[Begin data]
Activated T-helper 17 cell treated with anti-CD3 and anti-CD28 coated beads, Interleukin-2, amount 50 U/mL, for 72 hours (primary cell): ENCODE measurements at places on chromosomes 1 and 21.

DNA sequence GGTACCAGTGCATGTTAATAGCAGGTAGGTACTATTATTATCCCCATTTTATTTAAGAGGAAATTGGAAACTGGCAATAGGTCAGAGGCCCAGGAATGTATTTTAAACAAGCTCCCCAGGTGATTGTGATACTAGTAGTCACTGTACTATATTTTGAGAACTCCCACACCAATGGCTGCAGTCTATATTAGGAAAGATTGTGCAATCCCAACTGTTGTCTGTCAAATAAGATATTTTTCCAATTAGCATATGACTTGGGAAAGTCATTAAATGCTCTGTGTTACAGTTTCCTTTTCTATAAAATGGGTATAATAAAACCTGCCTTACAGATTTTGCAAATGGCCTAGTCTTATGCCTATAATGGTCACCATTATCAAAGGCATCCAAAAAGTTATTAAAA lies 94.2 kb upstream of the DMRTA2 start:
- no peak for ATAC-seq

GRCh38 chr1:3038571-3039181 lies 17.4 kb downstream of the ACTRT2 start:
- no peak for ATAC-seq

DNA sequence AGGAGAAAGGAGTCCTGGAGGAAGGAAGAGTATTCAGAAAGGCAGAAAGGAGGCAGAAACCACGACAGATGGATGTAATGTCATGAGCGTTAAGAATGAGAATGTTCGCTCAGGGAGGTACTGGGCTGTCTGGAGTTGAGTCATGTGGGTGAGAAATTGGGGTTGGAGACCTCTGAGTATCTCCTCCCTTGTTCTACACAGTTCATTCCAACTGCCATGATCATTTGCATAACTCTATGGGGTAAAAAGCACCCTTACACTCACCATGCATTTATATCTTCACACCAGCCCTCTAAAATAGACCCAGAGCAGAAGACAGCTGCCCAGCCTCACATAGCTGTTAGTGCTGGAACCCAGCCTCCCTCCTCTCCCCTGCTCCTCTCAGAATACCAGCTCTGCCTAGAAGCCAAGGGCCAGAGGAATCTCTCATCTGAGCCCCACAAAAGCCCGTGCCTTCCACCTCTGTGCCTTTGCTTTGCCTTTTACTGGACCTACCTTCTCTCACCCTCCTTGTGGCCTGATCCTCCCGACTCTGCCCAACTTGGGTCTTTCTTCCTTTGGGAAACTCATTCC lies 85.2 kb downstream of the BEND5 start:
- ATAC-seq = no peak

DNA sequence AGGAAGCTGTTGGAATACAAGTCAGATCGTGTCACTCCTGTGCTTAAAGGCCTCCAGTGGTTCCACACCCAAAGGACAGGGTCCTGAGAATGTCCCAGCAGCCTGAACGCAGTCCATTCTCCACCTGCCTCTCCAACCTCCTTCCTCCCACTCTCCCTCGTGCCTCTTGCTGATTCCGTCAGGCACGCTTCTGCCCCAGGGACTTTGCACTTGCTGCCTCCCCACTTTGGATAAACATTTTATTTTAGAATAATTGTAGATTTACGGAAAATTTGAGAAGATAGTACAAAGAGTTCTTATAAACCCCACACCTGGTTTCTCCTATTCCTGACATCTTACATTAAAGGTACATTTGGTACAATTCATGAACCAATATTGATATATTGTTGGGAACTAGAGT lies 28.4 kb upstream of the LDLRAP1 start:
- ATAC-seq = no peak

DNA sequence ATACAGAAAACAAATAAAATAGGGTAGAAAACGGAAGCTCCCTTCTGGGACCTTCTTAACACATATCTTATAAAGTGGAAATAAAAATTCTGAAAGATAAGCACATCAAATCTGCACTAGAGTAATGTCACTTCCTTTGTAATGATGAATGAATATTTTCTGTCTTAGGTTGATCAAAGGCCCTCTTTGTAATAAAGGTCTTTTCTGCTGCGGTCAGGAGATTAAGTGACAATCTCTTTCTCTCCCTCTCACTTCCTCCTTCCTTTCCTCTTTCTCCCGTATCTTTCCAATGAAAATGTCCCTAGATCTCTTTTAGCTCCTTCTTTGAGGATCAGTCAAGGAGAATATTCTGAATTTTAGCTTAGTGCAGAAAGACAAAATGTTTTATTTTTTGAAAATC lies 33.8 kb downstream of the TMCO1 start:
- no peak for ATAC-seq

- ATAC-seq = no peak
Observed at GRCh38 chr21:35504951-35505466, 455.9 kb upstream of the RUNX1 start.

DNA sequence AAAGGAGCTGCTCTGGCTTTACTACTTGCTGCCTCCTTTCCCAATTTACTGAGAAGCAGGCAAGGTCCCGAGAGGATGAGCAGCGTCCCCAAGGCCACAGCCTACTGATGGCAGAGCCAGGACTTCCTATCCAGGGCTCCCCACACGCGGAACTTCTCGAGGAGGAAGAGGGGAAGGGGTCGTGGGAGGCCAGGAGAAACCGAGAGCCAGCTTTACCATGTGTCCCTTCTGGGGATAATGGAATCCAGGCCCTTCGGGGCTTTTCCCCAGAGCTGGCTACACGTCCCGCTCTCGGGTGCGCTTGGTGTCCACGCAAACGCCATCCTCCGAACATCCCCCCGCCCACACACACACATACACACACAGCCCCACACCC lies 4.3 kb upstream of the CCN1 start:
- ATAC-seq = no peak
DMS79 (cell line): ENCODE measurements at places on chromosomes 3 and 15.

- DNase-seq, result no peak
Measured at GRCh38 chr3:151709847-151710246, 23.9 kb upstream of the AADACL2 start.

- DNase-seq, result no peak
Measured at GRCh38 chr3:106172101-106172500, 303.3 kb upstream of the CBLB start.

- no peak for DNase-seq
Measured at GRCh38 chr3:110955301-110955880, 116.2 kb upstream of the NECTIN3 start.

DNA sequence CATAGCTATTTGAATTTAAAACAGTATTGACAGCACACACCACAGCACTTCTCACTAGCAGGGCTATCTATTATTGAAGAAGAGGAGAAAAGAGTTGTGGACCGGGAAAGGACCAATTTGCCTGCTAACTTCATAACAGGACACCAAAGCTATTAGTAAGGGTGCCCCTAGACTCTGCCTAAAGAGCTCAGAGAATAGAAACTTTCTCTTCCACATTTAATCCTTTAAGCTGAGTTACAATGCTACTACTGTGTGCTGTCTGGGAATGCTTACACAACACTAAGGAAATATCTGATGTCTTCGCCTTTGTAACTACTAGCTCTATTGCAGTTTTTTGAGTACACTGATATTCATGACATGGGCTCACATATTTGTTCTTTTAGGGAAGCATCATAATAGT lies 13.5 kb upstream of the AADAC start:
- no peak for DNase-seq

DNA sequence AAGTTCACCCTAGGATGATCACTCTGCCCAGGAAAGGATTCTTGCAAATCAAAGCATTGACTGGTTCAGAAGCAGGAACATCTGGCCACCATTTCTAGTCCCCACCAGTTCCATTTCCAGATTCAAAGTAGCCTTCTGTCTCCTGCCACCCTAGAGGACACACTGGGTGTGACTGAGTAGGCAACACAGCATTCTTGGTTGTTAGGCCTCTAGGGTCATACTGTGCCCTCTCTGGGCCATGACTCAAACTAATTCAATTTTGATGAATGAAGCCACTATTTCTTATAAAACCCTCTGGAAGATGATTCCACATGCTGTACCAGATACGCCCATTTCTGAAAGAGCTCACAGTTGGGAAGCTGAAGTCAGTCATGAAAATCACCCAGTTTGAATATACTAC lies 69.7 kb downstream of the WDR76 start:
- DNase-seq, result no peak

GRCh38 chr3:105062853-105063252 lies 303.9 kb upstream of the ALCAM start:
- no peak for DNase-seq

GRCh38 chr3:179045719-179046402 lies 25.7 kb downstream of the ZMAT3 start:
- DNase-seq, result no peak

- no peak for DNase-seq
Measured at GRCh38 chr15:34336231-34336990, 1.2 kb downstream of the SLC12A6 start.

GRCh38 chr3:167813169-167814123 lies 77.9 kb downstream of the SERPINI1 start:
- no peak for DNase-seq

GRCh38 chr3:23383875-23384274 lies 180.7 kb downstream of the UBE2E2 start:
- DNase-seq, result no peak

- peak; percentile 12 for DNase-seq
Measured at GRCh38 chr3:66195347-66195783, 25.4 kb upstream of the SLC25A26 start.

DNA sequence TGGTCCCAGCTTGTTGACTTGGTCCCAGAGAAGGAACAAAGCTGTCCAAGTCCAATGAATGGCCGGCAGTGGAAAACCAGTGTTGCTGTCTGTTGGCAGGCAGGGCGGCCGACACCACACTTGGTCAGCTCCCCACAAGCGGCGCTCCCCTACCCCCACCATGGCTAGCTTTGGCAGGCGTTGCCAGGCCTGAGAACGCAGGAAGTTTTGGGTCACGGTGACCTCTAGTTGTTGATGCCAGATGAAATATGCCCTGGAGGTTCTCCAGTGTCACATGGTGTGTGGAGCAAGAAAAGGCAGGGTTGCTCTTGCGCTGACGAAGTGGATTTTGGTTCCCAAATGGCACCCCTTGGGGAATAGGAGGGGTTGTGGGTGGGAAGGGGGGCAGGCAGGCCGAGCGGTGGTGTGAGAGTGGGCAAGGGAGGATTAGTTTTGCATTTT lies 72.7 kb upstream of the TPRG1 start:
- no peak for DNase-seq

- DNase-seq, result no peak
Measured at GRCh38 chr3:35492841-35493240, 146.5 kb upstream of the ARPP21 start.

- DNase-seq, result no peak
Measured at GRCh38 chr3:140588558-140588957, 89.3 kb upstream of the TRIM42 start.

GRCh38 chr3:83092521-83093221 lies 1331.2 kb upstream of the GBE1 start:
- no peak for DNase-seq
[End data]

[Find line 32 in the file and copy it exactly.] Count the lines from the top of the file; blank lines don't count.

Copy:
Measured at GRCh38 chr15:34336231-34336990, 1.2 kb downstream of the SLC12A6 start.